So, for those of you who have waited all your lives to learn the secret of the unbelievable hardness and enduring sharpness of Frank Richtig’s knives, here are Wadsworth and Lesuer’s conclusions: “Our best estimate of the Richtig secret recipe is as follows:
1. AISI 1090 or 1095 steel was used.
2. The steel was austenitized at a temperature just slightly above (e.g., 30 degrees C) the A1 temperature.
3. The steel was austempered at 300-400 degrees C.”
Or, in layman’s terms, Wadsworth and Lesuer deduced that the knives were made with ordinary carbon (1%) steel that was heated to nearly 1400 degrees F, rapidly cooled (in a second or less) to around 600 degrees F, and then held at that temperature for “tens of seconds.” Outside of the laboratory, they noted that such rapid cooling could be accomplished by quenching the thin blades into an isothermal salt or molten lead bath held at the appropriate temperature.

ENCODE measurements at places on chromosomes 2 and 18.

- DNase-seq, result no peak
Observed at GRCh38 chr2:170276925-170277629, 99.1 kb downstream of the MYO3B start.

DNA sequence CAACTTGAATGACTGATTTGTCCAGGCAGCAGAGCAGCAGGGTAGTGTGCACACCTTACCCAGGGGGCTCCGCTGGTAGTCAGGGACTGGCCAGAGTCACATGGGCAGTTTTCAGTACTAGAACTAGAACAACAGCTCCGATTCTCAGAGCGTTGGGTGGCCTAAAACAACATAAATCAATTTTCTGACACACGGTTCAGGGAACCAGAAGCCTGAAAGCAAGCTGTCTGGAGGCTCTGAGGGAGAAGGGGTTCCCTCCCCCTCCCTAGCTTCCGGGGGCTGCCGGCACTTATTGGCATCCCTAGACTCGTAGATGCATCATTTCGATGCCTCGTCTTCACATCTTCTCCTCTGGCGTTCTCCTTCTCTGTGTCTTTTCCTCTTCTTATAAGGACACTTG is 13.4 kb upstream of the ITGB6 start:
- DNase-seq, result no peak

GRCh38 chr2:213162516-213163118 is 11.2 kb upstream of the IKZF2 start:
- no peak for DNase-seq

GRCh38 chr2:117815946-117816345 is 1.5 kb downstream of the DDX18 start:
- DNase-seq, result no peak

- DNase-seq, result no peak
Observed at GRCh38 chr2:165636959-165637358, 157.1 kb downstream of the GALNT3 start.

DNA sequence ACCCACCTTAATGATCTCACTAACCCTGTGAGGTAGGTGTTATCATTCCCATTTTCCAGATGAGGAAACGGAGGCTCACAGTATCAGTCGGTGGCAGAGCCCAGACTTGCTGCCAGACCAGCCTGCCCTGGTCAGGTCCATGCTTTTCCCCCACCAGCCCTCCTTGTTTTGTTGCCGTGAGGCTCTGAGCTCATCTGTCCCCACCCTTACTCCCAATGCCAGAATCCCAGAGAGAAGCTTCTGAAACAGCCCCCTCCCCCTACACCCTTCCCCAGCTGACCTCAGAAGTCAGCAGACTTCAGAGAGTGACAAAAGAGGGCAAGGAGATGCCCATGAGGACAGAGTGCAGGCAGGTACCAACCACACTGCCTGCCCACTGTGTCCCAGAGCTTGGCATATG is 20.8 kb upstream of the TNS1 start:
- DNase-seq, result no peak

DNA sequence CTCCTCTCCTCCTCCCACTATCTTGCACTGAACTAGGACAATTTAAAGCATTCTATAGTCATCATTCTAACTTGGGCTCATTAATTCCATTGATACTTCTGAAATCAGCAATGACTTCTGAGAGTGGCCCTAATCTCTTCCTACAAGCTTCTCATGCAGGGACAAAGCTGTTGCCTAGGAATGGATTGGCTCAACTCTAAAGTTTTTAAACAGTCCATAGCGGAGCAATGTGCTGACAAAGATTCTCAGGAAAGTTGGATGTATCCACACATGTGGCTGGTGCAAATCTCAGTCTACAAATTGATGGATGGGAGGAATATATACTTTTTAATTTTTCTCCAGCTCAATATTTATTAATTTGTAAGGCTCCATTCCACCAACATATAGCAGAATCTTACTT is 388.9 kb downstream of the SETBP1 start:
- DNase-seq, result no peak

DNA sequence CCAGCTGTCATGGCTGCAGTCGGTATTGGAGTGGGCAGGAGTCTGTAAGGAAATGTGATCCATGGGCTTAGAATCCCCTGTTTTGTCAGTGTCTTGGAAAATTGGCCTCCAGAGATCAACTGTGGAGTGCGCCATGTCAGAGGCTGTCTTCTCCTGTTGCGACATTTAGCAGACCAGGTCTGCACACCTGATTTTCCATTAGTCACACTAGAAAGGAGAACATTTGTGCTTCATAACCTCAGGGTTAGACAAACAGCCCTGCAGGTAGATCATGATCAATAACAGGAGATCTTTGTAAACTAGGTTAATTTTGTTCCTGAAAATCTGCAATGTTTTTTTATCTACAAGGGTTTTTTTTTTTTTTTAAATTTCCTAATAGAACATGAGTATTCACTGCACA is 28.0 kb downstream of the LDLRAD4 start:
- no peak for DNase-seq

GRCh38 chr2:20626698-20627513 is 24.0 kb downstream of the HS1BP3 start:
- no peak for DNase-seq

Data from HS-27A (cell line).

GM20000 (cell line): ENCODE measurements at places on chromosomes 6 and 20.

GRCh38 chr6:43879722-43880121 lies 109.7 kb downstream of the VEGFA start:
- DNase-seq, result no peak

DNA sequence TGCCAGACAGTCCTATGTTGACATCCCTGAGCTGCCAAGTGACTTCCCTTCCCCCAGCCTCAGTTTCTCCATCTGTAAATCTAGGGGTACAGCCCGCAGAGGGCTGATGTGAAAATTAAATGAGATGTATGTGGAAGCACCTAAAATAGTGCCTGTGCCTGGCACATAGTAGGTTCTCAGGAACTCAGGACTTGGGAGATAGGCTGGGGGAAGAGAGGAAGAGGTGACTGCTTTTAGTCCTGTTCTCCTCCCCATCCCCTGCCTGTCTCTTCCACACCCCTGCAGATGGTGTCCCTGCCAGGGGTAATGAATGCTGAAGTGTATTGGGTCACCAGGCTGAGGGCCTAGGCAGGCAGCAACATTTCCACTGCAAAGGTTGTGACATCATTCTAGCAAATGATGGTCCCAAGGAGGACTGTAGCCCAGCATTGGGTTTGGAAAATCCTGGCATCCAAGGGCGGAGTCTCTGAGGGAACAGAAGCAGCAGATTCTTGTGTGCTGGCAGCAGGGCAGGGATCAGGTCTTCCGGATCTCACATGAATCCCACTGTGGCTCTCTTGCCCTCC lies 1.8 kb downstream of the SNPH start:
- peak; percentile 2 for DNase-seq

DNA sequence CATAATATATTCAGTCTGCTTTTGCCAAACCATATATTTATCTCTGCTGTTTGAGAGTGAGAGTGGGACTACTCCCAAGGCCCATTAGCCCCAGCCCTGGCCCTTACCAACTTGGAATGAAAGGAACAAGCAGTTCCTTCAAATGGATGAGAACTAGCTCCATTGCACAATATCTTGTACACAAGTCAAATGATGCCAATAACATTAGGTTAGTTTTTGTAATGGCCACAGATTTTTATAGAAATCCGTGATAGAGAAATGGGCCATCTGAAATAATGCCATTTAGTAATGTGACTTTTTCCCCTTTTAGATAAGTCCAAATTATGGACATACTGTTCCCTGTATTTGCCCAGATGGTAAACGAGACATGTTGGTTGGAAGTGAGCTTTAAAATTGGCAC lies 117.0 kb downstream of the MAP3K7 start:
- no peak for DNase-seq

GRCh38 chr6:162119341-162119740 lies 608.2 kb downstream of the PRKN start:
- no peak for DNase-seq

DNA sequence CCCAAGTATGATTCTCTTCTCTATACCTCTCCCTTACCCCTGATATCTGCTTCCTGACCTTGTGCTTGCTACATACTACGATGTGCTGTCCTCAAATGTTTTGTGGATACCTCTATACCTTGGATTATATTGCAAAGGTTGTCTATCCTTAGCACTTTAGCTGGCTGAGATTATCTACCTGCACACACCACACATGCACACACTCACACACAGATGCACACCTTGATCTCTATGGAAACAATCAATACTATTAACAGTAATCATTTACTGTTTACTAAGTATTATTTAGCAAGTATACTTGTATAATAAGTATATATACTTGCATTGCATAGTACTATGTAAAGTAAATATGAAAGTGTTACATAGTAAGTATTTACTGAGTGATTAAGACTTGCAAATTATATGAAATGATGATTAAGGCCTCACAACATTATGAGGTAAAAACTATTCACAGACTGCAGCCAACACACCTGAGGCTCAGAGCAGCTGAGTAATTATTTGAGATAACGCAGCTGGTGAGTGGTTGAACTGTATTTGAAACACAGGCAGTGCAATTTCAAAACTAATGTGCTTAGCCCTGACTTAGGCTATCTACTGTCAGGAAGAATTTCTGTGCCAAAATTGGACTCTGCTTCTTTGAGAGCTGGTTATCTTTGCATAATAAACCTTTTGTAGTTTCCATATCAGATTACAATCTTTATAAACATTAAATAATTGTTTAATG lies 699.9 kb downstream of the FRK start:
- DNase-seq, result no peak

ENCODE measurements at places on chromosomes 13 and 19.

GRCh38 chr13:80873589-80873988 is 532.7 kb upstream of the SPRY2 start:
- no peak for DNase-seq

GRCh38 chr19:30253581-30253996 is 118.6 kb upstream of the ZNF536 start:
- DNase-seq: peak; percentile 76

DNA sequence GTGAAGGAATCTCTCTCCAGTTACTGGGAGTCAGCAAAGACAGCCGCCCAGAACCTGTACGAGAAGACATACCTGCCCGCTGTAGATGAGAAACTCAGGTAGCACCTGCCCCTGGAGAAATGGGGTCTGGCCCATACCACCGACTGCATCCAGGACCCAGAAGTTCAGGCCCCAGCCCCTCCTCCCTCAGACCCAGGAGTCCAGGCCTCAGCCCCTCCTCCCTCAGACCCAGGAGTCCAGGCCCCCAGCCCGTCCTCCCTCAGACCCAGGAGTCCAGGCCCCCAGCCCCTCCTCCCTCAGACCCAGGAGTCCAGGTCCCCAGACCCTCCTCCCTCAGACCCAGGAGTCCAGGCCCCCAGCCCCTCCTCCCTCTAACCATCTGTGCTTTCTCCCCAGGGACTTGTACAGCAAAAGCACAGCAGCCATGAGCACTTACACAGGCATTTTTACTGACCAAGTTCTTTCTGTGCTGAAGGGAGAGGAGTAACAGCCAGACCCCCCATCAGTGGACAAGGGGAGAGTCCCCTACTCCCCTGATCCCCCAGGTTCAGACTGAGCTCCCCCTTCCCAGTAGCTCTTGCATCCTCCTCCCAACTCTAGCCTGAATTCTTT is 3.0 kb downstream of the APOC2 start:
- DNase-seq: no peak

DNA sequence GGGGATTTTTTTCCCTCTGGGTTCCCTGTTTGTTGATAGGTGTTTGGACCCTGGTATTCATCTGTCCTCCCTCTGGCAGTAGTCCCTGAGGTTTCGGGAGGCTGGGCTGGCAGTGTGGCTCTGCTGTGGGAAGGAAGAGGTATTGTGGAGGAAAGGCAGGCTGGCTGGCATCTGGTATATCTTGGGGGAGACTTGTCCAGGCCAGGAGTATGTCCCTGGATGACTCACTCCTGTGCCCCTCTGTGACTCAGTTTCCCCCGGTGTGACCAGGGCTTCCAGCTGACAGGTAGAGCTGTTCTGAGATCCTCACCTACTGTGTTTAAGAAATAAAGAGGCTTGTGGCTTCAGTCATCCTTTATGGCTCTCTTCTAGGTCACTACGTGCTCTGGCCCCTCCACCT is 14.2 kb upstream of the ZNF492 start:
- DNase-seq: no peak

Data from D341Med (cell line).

The scientists observed that “the use of an austempering process by Richtig is quite remarkable, since the process is generally recognized to have been introduced by Bain and Davenport in the 1930s. Since the Richtig knives, made with the secret heat-treating recipe, were famous by the 1930s, it is possible that Richtig discovered the austempering process before the two well-known metallurgists were generally recognized for discovering the process.”
Not a carnival trick, Frank Richtig’s knives were the real deal. And it appears that our Village Smithy was the first to discover the austempering process that made them so hard – before the later development and promotion of the process by professional metallurgists.